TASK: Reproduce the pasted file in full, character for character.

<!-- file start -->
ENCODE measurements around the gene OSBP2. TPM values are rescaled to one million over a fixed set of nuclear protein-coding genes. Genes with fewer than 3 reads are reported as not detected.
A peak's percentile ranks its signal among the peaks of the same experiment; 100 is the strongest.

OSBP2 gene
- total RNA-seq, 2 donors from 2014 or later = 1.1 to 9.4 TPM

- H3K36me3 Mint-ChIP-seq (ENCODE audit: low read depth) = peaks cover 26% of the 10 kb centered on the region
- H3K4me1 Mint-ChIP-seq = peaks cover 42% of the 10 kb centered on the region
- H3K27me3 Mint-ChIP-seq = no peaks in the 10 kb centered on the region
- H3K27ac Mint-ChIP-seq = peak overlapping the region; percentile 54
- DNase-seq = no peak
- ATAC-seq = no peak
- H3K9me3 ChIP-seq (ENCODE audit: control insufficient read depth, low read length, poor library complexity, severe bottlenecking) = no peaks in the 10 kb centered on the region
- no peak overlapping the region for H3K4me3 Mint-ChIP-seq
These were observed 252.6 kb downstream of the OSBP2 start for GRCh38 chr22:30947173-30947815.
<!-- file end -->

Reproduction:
ENCODE measurements around the gene OSBP2. TPM values are rescaled to one million over a fixed set of nuclear protein-coding genes. Genes with fewer than 3 reads are reported as not detected.
A peak's percentile ranks its signal among the peaks of the same experiment; 100 is the strongest.

OSBP2 gene
- total RNA-seq, 2 donors from 2014 or later = 1.1 to 9.4 TPM

- H3K36me3 Mint-ChIP-seq (ENCODE audit: low read depth) = peaks cover 26% of the 10 kb centered on the region
- H3K4me1 Mint-ChIP-seq = peaks cover 42% of the 10 kb centered on the region
- H3K27me3 Mint-ChIP-seq = no peaks in the 10 kb centered on the region
- H3K27ac Mint-ChIP-seq = peak overlapping the region; percentile 54
- DNase-seq = no peak
- ATAC-seq = no peak
- H3K9me3 ChIP-seq (ENCODE audit: control insufficient read depth, low read length, poor library complexity, severe bottlenecking) = no peaks in the 10 kb centered on the region
- no peak overlapping the region for H3K4me3 Mint-ChIP-seq
These were observed 252.6 kb downstream of the OSBP2 start for GRCh38 chr22:30947173-30947815.